Our primary contribution is the development of a neural network architecture for representing a space of probabilistic motor primitives, which we refer to as

neural probabilistic motor primitives

. This architecture is designed to perform one-shot imitation, while learning a dense embedding space of a large number of individual motor skills. Once trained, this module does not just reproduce individual behaviors in the training data, but allows to sequence and compose these behaviors in a controlled fashion, and to synthesize novel movements consistent with the training data distribution. Empirically, we also find that training controllers to reuse this learned motor primitive module for new tasks generates surprisingly human-like movement and the behavior generated seems to interpolate the space of behaviors well.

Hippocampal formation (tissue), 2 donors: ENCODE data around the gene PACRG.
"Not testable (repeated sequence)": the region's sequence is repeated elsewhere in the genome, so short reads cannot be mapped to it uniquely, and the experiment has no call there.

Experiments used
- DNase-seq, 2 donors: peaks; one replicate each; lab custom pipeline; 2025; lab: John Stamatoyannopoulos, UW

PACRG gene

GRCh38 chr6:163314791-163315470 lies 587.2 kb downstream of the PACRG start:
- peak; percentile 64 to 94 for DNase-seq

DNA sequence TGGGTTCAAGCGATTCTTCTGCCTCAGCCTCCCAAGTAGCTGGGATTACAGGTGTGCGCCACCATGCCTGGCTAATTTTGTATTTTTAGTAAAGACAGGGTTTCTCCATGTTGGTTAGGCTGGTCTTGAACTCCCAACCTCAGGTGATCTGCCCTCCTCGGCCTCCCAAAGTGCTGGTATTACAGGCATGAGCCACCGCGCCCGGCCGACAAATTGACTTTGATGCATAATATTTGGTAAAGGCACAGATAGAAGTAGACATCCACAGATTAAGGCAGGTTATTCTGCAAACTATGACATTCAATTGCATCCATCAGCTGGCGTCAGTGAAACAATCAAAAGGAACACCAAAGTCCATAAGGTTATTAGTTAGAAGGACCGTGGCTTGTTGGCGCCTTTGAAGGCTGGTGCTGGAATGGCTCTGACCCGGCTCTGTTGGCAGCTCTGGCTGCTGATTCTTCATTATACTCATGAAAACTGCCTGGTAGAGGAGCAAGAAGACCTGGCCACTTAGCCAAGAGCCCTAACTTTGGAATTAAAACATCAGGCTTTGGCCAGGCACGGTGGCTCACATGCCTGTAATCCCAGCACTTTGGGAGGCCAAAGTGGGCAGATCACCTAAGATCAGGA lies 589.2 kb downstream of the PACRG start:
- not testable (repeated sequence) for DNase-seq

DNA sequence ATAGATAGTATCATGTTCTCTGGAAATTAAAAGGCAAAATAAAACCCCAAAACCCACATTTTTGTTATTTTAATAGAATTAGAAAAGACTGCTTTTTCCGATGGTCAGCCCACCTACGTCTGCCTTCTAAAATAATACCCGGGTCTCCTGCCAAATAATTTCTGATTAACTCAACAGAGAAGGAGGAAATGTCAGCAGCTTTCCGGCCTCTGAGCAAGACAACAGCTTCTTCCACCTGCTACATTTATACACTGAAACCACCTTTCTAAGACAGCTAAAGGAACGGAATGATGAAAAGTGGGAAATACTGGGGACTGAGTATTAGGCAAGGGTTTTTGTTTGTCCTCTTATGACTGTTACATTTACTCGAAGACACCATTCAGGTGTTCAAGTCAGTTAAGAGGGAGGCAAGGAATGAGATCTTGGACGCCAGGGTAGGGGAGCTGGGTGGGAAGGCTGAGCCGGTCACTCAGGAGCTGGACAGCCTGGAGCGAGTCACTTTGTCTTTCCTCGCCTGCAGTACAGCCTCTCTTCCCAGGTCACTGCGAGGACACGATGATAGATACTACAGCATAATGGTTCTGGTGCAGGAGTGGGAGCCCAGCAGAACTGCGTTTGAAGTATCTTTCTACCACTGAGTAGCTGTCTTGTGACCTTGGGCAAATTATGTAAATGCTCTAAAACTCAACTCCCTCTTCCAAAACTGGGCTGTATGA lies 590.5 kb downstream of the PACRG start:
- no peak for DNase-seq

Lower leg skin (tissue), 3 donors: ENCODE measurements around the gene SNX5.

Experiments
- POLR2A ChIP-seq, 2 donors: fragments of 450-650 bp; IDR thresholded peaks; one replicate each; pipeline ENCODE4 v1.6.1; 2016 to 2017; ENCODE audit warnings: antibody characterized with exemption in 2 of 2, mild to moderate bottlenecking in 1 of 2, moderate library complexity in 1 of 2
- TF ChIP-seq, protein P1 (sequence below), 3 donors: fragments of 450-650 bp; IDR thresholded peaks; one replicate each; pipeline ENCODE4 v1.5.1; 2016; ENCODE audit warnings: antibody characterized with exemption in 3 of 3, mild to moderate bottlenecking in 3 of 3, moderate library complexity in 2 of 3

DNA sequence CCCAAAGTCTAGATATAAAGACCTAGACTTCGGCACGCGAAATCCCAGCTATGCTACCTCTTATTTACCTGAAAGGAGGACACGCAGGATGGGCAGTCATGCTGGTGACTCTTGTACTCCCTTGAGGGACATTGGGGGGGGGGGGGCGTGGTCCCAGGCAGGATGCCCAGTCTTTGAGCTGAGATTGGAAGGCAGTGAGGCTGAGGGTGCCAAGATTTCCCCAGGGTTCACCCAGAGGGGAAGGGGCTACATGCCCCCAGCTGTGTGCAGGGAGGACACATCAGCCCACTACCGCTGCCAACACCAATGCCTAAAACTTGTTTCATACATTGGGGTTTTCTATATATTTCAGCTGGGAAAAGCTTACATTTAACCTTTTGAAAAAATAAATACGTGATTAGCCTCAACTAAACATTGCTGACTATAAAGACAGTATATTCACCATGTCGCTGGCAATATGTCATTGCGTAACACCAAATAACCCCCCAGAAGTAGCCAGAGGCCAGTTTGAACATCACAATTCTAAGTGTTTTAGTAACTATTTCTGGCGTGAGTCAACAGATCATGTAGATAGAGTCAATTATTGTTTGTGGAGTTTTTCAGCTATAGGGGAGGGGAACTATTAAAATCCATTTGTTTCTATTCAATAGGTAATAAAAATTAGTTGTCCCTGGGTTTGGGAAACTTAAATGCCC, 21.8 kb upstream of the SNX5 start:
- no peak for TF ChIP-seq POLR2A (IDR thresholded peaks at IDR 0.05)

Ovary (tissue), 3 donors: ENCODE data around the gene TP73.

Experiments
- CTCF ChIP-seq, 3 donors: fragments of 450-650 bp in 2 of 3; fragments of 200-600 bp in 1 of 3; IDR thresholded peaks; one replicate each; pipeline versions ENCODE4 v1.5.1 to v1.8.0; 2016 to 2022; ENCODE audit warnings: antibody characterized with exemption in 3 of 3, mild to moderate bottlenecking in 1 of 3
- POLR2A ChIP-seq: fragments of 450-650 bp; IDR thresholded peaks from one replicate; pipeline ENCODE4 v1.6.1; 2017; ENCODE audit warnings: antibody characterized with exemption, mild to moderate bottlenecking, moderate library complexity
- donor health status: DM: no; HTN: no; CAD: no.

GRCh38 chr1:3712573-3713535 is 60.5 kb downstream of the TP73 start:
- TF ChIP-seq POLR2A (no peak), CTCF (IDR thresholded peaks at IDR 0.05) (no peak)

In order to facilitate transfer and compression of expert skills at the scale of thousands of behaviors, we wish to avoid closed-loop RL training. We call the general, offline, functional transfer of policy content policy transfer or policy cloning and consider two approaches. The natural baseline approach involves the application of behavioral cloning to data gathered by executing experts many times, with noise, and logging intended expert actions, resembling the approach of laskey2017dart. This works well, as it ensures the student behaves like the expert not only along nominal expert rollouts but also at points arrived at by perturbing the expert. However, this approach may require many rollouts, which can be costly to obtain in many settings. As a more efficient alternative we therefore consider a second solution that operates by comprehensively transferring the functional properties of an expert to a student policy by matching the local noise-feedback properties along one or a small number of representative expert reference trajectories. We call this specific proposal linear feedback policy cloning (LFPC), and we demonstrate that it is competitive with behavioral cloning from many more rollouts in our setting.